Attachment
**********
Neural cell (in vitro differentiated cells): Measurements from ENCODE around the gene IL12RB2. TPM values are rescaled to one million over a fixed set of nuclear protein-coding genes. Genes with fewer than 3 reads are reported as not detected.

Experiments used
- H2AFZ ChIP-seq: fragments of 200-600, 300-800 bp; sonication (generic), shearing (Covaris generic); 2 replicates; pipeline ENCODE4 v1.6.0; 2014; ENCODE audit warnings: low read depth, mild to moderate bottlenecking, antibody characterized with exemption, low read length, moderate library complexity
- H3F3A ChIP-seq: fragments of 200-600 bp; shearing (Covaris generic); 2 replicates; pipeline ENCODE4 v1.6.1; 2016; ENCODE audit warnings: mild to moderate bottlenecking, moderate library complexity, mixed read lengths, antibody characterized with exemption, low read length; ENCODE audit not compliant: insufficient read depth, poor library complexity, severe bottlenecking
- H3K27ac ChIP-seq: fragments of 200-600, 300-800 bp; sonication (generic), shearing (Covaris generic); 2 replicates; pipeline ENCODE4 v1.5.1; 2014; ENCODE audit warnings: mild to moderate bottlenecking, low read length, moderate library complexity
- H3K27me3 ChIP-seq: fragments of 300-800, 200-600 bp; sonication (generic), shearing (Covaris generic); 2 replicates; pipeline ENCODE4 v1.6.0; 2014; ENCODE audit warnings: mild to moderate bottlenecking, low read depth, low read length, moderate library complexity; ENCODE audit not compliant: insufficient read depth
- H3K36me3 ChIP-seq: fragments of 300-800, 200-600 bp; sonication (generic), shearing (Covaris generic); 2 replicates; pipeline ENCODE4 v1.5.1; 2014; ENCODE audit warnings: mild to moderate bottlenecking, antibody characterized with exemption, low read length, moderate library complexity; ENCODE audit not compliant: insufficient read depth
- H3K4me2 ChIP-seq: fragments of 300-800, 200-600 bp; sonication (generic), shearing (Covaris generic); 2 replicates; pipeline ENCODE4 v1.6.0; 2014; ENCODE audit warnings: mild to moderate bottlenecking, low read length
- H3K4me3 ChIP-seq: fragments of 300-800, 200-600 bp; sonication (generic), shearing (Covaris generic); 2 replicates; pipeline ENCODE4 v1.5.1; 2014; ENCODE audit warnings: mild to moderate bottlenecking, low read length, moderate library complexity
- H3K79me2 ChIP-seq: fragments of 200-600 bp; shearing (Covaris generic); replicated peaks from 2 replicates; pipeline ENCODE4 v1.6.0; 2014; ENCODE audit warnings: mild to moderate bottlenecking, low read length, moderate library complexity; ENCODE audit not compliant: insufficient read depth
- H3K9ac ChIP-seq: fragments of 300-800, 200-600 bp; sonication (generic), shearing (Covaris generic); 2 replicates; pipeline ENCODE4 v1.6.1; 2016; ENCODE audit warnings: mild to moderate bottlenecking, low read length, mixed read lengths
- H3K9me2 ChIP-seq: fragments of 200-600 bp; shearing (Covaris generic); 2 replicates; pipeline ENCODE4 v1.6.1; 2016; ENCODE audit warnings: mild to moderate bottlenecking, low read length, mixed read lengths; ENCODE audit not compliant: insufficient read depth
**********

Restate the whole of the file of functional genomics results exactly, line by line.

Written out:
Neural cell (in vitro differentiated cells): Measurements from ENCODE around the gene IL12RB2. TPM values are rescaled to one million over a fixed set of nuclear protein-coding genes. Genes with fewer than 3 reads are reported as not detected.

Experiments used
- H2AFZ ChIP-seq: fragments of 200-600, 300-800 bp; sonication (generic), shearing (Covaris generic); 2 replicates; pipeline ENCODE4 v1.6.0; 2014; ENCODE audit warnings: low read depth, mild to moderate bottlenecking, antibody characterized with exemption, low read length, moderate library complexity
- H3F3A ChIP-seq: fragments of 200-600 bp; shearing (Covaris generic); 2 replicates; pipeline ENCODE4 v1.6.1; 2016; ENCODE audit warnings: mild to moderate bottlenecking, moderate library complexity, mixed read lengths, antibody characterized with exemption, low read length; ENCODE audit not compliant: insufficient read depth, poor library complexity, severe bottlenecking
- H3K27ac ChIP-seq: fragments of 200-600, 300-800 bp; sonication (generic), shearing (Covaris generic); 2 replicates; pipeline ENCODE4 v1.5.1; 2014; ENCODE audit warnings: mild to moderate bottlenecking, low read length, moderate library complexity
- H3K27me3 ChIP-seq: fragments of 300-800, 200-600 bp; sonication (generic), shearing (Covaris generic); 2 replicates; pipeline ENCODE4 v1.6.0; 2014; ENCODE audit warnings: mild to moderate bottlenecking, low read depth, low read length, moderate library complexity; ENCODE audit not compliant: insufficient read depth
- H3K36me3 ChIP-seq: fragments of 300-800, 200-600 bp; sonication (generic), shearing (Covaris generic); 2 replicates; pipeline ENCODE4 v1.5.1; 2014; ENCODE audit warnings: mild to moderate bottlenecking, antibody characterized with exemption, low read length, moderate library complexity; ENCODE audit not compliant: insufficient read depth
- H3K4me2 ChIP-seq: fragments of 300-800, 200-600 bp; sonication (generic), shearing (Covaris generic); 2 replicates; pipeline ENCODE4 v1.6.0; 2014; ENCODE audit warnings: mild to moderate bottlenecking, low read length
- H3K4me3 ChIP-seq: fragments of 300-800, 200-600 bp; sonication (generic), shearing (Covaris generic); 2 replicates; pipeline ENCODE4 v1.5.1; 2014; ENCODE audit warnings: mild to moderate bottlenecking, low read length, moderate library complexity
- H3K79me2 ChIP-seq: fragments of 200-600 bp; shearing (Covaris generic); replicated peaks from 2 replicates; pipeline ENCODE4 v1.6.0; 2014; ENCODE audit warnings: mild to moderate bottlenecking, low read length, moderate library complexity; ENCODE audit not compliant: insufficient read depth
- H3K9ac ChIP-seq: fragments of 300-800, 200-600 bp; sonication (generic), shearing (Covaris generic); 2 replicates; pipeline ENCODE4 v1.6.1; 2016; ENCODE audit warnings: mild to moderate bottlenecking, low read length, mixed read lengths
- H3K9me2 ChIP-seq: fragments of 200-600 bp; shearing (Covaris generic); 2 replicates; pipeline ENCODE4 v1.6.1; 2016; ENCODE audit warnings: mild to moderate bottlenecking, low read length, mixed read lengths; ENCODE audit not compliant: insufficient read depth